Nepal | July 09, 2020

Qatar World Cup workers unpaid for months: AI

‘At least 34 male Nepali migrants returned home from Qatar penniless, overloaded with debt’

Himalayan News Service
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Migrant workers sitting at Doha’s waterfront in Qatar, August 18, 2018. Photo: Thomson Reuters Foundation

Kathmandu, September 26

A new investigation by Amnesty International has exposed how an engineering company involved in building infrastructure linked to the 2022 FIFA World Cup took advantage of Qatar’s notorious sponsorship system to exploit scores of migrant workers.

The company, Mercury MENA, failed to pay its workers thousands of dollars in wages and work benefits, leaving them stranded and penniless in Qatar. AI has called on the Qatari government to ensure former employees of Mercury MENA receive the money they earned, and to fundamentally reform the ‘kafala’ sponsorship system that has allowed numerous companies to exploit migrant workers, as documented by AI and others since 2013. “In 2017, the Qatari government was applauded after announcing a programme of labour reforms. But even as this agreement was being signed, scores of Mercury MENA employees were stranded without pay in squalid accommodation, wondering where their next meal would come from and if they’d ever be able to return home to their families,” said Steve Cockburn, director of Global Issues at AI.

“Many Mercury MENA employees had made huge sacrifices and taken out ruinous loans to take jobs in Qatar. They ended up working unpaid for months on end and were let down by a system which failed to protect them. By ensuring they get the wages which they are owed, Qatar can help these migrant workers rebuild their lives and show that it is serious about improving workers’ rights,” he said.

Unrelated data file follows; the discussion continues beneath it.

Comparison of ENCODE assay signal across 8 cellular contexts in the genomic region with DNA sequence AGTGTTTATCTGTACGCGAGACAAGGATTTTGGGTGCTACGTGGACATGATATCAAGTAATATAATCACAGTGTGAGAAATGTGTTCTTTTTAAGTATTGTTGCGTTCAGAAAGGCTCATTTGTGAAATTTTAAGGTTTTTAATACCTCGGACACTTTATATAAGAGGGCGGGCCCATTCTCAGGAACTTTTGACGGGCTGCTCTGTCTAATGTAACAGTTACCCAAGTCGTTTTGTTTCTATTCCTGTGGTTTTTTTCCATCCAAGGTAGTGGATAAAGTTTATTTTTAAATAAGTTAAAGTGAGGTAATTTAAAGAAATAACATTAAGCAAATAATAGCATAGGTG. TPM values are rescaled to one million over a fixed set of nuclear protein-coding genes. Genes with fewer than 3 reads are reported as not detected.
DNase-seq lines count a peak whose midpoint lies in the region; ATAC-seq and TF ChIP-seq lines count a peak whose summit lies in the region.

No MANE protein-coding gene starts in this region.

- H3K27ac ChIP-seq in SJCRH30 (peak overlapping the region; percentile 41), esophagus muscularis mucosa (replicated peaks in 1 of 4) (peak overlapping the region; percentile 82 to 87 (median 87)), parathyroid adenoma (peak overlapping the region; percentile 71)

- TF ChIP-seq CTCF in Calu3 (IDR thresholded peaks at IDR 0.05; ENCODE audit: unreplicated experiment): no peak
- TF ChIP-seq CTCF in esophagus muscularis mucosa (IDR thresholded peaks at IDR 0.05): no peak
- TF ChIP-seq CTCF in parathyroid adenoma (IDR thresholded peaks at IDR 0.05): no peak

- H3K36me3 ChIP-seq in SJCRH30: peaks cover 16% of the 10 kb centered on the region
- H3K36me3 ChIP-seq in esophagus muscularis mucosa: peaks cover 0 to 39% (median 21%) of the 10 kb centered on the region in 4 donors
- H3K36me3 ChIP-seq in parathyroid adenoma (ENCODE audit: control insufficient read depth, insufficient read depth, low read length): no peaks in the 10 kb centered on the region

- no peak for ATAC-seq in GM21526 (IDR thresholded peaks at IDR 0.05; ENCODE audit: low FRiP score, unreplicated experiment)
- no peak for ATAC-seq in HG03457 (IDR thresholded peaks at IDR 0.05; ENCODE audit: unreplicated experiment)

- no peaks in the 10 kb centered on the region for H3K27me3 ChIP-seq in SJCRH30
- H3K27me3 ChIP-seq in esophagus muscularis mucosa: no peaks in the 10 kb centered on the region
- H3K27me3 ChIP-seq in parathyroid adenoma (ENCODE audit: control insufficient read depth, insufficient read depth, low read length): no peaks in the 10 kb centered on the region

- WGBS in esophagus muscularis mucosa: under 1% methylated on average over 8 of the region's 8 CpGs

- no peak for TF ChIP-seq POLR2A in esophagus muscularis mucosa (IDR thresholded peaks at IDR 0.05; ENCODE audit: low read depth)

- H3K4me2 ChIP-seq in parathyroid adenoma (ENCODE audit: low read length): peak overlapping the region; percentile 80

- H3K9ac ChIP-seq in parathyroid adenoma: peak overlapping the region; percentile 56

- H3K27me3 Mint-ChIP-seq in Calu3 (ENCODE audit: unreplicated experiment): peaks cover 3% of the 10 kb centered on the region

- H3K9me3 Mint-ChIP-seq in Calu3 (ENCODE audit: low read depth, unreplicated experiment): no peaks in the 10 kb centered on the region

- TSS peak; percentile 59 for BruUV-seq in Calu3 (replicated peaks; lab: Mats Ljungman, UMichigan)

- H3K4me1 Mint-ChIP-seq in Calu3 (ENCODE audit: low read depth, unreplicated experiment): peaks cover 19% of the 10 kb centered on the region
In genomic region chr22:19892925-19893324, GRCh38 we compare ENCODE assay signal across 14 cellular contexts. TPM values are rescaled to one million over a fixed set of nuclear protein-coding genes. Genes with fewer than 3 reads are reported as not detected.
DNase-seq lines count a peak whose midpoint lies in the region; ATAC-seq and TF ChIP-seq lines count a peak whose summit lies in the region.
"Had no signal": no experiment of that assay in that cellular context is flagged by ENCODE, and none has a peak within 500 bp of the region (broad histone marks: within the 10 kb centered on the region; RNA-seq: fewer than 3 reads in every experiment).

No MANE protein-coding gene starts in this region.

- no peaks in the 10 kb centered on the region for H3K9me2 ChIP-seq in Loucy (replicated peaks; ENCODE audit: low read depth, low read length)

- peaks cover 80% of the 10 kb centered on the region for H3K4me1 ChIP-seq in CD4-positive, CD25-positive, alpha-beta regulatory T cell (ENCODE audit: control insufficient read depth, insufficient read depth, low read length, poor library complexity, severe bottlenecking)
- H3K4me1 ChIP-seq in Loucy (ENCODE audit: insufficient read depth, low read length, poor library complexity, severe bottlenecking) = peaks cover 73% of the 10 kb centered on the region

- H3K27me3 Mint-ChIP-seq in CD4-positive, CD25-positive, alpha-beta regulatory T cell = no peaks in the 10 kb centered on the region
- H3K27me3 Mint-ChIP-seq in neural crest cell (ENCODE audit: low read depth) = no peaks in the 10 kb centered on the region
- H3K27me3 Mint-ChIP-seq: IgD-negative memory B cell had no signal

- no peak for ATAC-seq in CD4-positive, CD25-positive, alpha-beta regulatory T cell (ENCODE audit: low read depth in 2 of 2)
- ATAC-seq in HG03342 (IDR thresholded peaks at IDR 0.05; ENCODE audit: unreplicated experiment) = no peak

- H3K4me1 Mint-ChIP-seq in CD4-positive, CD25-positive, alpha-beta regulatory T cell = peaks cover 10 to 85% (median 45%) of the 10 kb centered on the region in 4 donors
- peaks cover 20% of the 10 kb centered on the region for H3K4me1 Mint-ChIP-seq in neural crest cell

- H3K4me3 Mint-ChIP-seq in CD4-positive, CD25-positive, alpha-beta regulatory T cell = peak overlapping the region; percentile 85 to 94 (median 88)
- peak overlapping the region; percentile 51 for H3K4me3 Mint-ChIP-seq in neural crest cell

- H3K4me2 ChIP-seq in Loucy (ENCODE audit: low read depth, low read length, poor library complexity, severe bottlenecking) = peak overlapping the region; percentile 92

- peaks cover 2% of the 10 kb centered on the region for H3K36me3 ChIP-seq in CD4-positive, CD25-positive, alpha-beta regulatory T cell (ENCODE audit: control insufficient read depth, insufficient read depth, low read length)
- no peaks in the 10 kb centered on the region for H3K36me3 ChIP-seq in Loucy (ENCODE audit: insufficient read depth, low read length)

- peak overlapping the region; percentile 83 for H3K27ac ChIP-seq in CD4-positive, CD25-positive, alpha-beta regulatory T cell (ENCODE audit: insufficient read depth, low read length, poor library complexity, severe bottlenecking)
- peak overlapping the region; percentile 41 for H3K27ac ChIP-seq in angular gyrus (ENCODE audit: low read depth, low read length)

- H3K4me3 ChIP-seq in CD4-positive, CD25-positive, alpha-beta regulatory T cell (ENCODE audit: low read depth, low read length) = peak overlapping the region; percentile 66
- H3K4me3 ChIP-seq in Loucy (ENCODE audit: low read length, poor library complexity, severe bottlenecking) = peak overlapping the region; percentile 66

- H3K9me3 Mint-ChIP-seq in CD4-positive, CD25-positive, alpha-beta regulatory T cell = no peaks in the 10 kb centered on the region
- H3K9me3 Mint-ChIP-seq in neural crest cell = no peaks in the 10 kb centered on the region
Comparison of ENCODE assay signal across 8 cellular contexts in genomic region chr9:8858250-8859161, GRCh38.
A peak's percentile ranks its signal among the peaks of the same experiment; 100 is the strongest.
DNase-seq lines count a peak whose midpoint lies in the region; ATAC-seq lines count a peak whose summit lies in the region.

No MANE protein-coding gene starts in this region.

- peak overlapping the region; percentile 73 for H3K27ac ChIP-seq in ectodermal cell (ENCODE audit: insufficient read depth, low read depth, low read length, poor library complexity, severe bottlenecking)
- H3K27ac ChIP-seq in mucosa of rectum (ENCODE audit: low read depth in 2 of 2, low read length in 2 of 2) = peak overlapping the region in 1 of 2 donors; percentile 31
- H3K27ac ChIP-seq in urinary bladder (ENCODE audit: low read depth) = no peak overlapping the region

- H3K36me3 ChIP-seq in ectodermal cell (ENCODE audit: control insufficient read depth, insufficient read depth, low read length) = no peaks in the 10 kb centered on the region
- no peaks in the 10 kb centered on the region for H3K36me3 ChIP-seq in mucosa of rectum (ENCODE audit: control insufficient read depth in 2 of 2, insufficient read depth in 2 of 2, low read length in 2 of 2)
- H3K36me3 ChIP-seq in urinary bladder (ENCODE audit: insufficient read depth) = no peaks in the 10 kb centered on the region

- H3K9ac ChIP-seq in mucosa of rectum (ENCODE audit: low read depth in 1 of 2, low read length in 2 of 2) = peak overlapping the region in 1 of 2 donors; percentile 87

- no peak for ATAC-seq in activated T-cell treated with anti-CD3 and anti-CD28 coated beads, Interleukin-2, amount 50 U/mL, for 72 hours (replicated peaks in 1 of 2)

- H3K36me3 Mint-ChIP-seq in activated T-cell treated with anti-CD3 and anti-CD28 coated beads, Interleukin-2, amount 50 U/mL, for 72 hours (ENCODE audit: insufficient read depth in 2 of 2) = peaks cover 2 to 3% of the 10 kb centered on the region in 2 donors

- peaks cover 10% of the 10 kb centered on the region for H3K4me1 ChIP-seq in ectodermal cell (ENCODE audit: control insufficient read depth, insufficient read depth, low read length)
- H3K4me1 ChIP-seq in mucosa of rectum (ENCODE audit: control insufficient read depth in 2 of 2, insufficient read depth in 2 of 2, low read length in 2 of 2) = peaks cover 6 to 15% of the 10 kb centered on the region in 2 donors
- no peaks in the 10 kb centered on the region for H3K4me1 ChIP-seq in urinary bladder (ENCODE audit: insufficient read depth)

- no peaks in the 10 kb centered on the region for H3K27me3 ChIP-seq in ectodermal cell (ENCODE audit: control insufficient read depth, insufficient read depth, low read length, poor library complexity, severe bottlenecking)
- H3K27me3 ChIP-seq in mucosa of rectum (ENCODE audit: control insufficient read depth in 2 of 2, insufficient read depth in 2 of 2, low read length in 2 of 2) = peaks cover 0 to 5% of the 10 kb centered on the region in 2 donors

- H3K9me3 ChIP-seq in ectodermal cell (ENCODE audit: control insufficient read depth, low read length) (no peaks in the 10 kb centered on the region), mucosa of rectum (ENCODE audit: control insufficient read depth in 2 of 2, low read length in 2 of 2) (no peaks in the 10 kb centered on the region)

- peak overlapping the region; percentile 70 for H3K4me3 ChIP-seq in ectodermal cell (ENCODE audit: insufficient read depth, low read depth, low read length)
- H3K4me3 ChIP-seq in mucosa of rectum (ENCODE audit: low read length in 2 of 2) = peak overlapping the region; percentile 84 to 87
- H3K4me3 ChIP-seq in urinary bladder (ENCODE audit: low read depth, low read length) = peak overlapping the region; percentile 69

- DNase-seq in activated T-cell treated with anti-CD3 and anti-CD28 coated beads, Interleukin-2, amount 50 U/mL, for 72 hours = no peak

Between October 2017 and April 2018, AI interviewed 78 former Mercury MENA employees from India, Nepal and the Philippines, who are owed huge sums by the company. In Nepal, where more than a third of the population lives on less than US$ 2 a day, AI interviewed 34 people who are owed, on average US$ 2,035 each.

At the end of 2017, 34 male Nepali migrants returned home from Qatar penniless and overloaded with debt. The workers found themselves working for months without salaries or proper legal documentation on infrastructure projects with links to the 2022 FIFA World Cup, AI said.

It has shown how the human rights abuses faced by these Mercury MENA workers began in Nepal, with the Nepali authorities failing in their obligation to prevent the illegal conduct of recruitment agencies and close gaps in the law. With most workers forced to pay illegally high fees to Nepali recruitment agencies for their jobs, taking out high-interest loans to do so, they left Nepal heavily indebted and less able to challenge or escape their abuse once in Qatar. Once in difficulty, stranded without food or wages, the authorities neglected their calls for help and failed to help them access remedies at home or abroad, AI said.

Almost a year after their return from Qatar, many of the workers are still struggling with their debts, and all remain without the salaries and benefits they are owed. AI said it is calling on the new government in Nepal, in place since February 2018, to deliver on its promises to better safeguard the rights of migrant workers, by reforming and enforcing its foreign employment laws to end the exploitation of their nationals at home and abroad.

According to the report, the money that workers have lost through as a result of abusive recruitment practices and non-payment of wages continues to have a devastating impact on their families’ access to health care, adequate housing and education. Some of these workers, now unemployed and with huge debts, face the risk of losing their land and homes.


A version of this article appears in print on September 27, 2018 of The Himalayan Times.

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